On a related topic I don’t like to be 100% organized. I find doing a few things less productively forces me to think about them more and also requires some additional time allowing me to think more about what I’m doing.
This is helpful post for thinking about content.
Removing in-content links is a great idea – if you write boring posts. At least there is still a chance your visitor might read it all.
Strange nobody has mentioned usability. Writing a sentence about a subject and then providing links to it half a dozen paragraphs later seems quite unfriendly and selfish. It’s like you are going out or your way to make things a little harder.
I don’t think it’s about being selfish. Research is indicating that the links make it more difficult for people to read and comprehend what’s been written. It’s not about how interesting or not the posts are either. It’s simply that each link requires a decision by the reader and making those decisions impedes reading and comprehension.
Like I said a few times I’m still planning on linking in-content and I wouldn’t advise people to remove those links. However I think we should all be aware that the in-content links mean what we write is likely not being understood as well as if the links weren’t there.
If we’re all aware of the potential problem then we can also be working toward a solution.
To me, in-content links are the same as footnotes, which appear in many of the books I read. The choice comes with whether or not to click on the link (or skim to the bottom of the page for the footnote) right then and there.
Great article. It’s definitely an interesting problem as there are arguments for both sides. Ultimately I think the designer / blogger should do what they find most useful.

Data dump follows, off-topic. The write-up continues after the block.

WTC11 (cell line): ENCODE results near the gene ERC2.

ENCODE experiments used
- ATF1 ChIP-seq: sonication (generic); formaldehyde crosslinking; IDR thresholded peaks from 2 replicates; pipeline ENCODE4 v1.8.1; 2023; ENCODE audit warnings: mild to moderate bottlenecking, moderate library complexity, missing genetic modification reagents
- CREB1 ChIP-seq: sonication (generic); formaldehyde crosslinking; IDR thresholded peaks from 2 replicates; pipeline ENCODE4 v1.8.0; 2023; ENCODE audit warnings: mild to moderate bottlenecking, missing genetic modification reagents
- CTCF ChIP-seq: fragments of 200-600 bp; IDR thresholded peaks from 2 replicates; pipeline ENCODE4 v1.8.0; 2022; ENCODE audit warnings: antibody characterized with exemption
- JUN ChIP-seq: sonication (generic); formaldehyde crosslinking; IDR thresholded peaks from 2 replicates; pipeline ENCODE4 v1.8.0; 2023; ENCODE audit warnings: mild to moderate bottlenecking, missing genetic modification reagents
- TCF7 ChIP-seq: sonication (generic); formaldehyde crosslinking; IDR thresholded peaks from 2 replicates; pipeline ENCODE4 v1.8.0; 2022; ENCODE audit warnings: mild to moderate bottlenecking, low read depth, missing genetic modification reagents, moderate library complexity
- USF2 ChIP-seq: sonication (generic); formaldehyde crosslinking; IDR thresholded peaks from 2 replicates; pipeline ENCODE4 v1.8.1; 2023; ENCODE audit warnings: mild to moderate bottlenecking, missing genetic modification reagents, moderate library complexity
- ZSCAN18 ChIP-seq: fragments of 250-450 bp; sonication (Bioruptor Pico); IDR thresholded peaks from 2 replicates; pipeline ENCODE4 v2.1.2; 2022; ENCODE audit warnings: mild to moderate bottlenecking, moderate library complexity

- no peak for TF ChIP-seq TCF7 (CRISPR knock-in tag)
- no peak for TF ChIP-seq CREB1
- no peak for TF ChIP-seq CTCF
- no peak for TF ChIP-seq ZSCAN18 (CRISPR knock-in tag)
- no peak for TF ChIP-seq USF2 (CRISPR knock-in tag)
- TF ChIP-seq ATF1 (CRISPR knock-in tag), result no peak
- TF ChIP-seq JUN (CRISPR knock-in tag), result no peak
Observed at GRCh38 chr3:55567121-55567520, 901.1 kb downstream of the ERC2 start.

Again I’m another one who will open another tab whilst reading. But ultimately as a reader I’m looking for an answer and they way we read web sites should not be compared to the way we read books because its completely different. Like apples and pears.
Thanks. What was most interesting to me was that the research seems to clearly indicate any distraction, including in-content links slows us down. Other than this post I haven’t stopped included them and don’t intend to, but it’s still something to consider. I wonder if the best solution would be to make the links a little less obvious so they can more easily be skipped, but apparent enough for those that want them.
I’m the same as you. I’ll read, open a new tab, and get back to reading. I think a lot of this comes down to the reader too. Maybe it slows you down, but that doesn’t mean you can’t go back and read again if the first time through the content is something you want to read.
I’ve also been wondering if those of us here; me and everyone commenting, are a different kind of web reader. We likely spend more time reading online than the average person and so maybe this doesn’t affect us as much as it might others.
by the way, whats up with your comment system? you do the captcha then end up at a blank white page saying “your comment has been accepted”. Then… nothing?
ah sorry its just for the first one. Still kinda odd though.
Good question. I have no idea what the answer is though. I didn’t even realize there was any captcha system in place. The only thing I can think is that for whatever reason my spam plugin flagged your comment was spam as a false positive. It actually flags me as spam on occasion when I’m not logged in as the admin.
I’m slowly working on a redesign and with it some changes in the plugins I use, including the spam plugin. Hopefully that will fix the problem.
I have thought this as well, sometimes I end up with 20 tabs open trying to get info from all of them, and almost always get pulled away by something else. It’s definitely easier to get distracted.
This is why i like the DFN tag and title attribute so you could potentially avoid using links in situations
That happens to me too. Sometimes there are so many things you want to read. It can get distracting. I tend to read through an article and then once finished scroll back up to check out the links I wanted to know more about.